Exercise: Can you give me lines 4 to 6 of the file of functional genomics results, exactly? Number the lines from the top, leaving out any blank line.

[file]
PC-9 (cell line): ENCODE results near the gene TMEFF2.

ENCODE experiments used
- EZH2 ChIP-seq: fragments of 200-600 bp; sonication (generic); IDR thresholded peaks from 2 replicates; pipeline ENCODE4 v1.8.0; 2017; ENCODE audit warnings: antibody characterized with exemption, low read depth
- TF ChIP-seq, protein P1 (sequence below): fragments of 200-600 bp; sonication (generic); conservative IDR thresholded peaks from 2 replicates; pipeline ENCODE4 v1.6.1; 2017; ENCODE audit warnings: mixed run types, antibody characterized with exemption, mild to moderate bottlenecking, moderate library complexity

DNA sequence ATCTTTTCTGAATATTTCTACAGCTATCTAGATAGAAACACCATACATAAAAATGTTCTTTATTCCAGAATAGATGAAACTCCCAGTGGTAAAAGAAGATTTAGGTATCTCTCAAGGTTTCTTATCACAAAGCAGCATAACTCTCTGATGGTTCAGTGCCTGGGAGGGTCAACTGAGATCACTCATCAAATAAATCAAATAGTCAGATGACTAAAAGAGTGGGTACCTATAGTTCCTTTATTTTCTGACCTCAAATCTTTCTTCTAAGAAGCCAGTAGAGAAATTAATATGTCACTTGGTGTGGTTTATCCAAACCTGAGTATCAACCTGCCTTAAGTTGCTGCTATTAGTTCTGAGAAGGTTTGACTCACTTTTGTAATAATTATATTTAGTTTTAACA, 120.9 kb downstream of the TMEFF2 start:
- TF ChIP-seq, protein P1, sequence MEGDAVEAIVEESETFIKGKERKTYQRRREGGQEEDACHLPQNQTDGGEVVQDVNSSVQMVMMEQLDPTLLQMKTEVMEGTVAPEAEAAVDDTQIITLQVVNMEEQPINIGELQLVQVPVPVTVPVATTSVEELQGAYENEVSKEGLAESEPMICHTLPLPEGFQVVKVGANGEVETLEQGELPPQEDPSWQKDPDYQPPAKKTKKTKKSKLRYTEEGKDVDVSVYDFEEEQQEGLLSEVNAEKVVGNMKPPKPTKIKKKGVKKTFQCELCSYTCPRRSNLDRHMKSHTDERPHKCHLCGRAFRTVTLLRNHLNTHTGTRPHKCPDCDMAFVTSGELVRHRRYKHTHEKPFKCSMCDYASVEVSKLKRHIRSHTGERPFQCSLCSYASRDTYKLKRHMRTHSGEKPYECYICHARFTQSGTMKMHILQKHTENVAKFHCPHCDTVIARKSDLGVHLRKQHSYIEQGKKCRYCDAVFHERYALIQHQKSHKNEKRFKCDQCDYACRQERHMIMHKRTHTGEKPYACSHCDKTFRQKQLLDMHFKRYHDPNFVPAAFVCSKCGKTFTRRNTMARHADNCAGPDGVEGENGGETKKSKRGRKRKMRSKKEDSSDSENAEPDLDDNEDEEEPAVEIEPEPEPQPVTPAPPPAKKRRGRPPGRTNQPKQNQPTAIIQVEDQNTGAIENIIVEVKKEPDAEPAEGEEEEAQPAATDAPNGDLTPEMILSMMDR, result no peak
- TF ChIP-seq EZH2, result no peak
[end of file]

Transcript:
- TF ChIP-seq, protein P1 (sequence below): fragments of 200-600 bp; sonication (generic); conservative IDR thresholded peaks from 2 replicates; pipeline ENCODE4 v1.6.1; 2017; ENCODE audit warnings: mixed run types, antibody characterized with exemption, mild to moderate bottlenecking, moderate library complexity

DNA sequence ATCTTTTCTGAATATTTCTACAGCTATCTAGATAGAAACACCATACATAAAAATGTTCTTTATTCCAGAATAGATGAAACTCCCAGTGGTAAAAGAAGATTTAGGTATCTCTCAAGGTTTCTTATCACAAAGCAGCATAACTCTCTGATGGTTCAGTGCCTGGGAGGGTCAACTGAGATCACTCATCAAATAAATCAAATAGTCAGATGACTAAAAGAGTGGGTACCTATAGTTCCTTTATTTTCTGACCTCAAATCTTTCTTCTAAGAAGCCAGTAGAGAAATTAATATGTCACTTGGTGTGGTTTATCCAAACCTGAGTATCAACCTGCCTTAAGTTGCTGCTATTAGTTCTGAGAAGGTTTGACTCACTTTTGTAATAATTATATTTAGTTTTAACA, 120.9 kb downstream of the TMEFF2 start:
- TF ChIP-seq, protein P1, sequence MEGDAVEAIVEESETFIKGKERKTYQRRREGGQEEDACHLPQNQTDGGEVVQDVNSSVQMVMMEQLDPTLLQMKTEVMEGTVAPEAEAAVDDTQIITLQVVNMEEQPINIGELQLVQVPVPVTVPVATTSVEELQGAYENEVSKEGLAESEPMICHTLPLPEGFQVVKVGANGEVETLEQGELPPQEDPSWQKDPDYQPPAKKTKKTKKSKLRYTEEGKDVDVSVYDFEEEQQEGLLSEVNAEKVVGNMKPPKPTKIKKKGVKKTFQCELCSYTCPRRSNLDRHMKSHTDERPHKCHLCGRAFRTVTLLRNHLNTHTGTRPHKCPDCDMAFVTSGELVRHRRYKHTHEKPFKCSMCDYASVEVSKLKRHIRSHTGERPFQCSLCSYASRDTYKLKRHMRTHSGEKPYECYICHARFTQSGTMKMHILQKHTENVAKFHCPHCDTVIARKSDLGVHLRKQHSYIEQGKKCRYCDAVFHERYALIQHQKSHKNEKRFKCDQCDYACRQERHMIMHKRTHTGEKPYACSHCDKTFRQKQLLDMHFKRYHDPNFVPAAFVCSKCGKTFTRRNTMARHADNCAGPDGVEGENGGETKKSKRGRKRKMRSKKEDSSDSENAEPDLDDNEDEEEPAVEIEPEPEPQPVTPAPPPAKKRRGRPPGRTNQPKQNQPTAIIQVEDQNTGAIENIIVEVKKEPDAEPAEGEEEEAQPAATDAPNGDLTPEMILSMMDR, result no peak